Randy Bush, dubbed the “unrepentant hippie and world networker” by Wired magazine, has been inducted into the Internet Hall of Fame by the Internet Society for his efforts in building networks in African countries. South Africa’s Rhodes University also awarded the activist an honorary doctorate for his work, which he shared with late South African president, Nelson Mandela. Bush helped shape the internet’s beginnings in the Pacific Northwest; however, his story “goes back well before the dawn of the internet”, to his early experience of punch cards and mainframes. Bush’s political activism in the 1960s and subsequent suspicions of structures arguably contributed to his sometimes peripheral role.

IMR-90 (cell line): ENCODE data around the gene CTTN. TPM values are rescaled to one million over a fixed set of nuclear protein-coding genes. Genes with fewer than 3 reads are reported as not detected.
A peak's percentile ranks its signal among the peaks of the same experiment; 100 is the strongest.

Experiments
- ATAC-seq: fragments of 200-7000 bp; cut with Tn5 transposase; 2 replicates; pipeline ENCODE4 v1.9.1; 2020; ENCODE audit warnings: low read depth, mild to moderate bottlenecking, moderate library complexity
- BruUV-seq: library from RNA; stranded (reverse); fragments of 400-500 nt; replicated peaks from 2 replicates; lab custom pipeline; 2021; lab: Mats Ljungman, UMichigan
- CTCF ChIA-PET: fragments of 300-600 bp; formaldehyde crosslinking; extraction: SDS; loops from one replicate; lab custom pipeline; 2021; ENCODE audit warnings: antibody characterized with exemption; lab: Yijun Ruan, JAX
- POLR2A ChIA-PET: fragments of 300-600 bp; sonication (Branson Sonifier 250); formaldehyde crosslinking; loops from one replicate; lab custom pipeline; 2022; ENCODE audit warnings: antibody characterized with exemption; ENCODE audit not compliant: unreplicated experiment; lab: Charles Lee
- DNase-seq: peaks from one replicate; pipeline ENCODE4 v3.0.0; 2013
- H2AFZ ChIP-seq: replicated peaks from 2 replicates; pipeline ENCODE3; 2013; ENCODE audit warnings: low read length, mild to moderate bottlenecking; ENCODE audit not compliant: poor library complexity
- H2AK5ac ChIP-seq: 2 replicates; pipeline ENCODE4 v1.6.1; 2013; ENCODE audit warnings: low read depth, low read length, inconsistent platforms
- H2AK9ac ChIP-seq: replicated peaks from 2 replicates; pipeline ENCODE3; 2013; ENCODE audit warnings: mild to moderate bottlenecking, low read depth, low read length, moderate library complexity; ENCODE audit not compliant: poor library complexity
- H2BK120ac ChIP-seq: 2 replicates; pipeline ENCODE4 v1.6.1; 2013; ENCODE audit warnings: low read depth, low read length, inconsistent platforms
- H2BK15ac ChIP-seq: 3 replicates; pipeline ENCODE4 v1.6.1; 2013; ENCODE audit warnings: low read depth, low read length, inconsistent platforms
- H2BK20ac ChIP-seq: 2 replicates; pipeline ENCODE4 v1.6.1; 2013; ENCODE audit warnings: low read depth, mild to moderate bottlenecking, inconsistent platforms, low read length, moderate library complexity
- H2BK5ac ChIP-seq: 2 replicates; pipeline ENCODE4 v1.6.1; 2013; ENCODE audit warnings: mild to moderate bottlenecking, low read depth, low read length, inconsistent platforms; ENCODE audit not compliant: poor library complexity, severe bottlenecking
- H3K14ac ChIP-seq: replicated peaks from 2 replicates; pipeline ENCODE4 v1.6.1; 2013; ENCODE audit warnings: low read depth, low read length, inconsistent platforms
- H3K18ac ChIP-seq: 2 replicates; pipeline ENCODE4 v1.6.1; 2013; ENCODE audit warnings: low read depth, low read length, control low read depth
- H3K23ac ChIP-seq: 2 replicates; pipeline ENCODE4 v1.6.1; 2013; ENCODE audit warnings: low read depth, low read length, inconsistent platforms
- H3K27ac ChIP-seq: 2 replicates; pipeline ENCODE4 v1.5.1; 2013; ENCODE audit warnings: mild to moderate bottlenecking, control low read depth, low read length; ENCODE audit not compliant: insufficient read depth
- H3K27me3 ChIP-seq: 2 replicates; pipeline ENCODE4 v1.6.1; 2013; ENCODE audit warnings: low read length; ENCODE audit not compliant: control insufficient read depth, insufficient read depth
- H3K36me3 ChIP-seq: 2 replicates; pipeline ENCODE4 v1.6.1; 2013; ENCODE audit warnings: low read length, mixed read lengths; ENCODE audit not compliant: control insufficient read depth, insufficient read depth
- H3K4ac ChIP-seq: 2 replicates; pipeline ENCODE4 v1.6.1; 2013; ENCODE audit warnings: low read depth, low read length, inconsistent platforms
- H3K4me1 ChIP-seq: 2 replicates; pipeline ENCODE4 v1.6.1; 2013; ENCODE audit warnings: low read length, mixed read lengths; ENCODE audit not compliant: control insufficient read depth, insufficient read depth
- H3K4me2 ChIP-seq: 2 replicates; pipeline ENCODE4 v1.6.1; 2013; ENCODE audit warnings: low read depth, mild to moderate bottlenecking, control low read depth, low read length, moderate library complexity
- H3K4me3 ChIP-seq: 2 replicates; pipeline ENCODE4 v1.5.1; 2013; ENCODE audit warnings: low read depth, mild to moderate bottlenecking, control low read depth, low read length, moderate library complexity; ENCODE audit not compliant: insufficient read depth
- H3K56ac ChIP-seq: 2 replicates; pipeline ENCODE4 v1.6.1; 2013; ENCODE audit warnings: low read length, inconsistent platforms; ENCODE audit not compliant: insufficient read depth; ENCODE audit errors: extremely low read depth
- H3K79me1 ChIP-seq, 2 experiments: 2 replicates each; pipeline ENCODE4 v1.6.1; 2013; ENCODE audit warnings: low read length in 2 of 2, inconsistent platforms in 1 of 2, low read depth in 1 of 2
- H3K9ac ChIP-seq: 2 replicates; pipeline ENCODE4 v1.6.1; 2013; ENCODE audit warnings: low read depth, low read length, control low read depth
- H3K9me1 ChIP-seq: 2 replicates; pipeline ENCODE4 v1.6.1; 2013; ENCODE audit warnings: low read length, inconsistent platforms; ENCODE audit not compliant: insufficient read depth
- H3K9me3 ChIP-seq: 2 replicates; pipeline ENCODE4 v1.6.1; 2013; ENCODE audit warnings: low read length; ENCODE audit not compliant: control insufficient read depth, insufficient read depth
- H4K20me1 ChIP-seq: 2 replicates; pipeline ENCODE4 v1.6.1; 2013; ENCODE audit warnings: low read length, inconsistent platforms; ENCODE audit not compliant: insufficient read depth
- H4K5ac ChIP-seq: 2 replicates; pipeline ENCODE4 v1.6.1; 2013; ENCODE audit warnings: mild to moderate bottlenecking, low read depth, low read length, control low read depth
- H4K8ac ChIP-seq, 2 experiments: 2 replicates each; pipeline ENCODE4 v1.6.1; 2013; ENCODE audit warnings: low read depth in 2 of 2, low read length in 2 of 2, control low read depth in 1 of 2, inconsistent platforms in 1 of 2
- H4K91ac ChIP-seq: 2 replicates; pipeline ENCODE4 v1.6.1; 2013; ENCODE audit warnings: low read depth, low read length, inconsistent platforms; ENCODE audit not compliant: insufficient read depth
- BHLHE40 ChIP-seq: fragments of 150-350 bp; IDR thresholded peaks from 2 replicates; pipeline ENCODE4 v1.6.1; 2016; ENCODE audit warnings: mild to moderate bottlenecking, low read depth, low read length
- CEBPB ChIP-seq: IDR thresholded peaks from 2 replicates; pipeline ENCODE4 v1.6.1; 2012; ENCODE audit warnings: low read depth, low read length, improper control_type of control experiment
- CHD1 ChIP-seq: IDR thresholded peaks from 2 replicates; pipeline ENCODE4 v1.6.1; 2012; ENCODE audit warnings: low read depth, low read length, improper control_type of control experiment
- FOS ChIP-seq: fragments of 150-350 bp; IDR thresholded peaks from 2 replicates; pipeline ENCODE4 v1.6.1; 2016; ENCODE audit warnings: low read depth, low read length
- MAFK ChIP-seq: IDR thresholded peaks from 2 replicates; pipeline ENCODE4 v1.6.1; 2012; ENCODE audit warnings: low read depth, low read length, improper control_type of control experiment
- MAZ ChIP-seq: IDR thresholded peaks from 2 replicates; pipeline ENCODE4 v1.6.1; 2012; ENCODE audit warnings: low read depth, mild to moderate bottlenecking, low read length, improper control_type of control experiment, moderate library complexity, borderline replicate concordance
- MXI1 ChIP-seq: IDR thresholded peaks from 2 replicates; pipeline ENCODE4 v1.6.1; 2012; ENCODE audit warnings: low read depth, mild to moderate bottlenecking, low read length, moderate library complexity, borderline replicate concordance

Bush believes that the internet was the result of people’s cooperation, rather than that of organizations. He recently told heise online that organisations had not played a central role and that he saw his career as the story of others, with his only contribution being perseverance and stubbornness. Bush began his career in the computer industry in 1965, working at the University Hospital in Chicago. Following this, he worked at the University of Chicago data centre, where he started studying floating point arithmetic, earning 87 cents per hour. Carol Newton, Senior Medical Computing Scientist at the hospital, oversaw his transition to numerics. Later, he became the system administrator for Kaiser Permanente’s two large IBM mainframes in Oakland, California in the late 60s. During this time, Bush participated in user and standards groups. He then moved to Oregon, where he worked remotely from his farm for multiple organisations, and co-founded Northwest Microcomputer Systems with a team of doctors and businessmen. The computer systems were constructed by only 20 machines made of wood due to the expense of plastic injection moulding.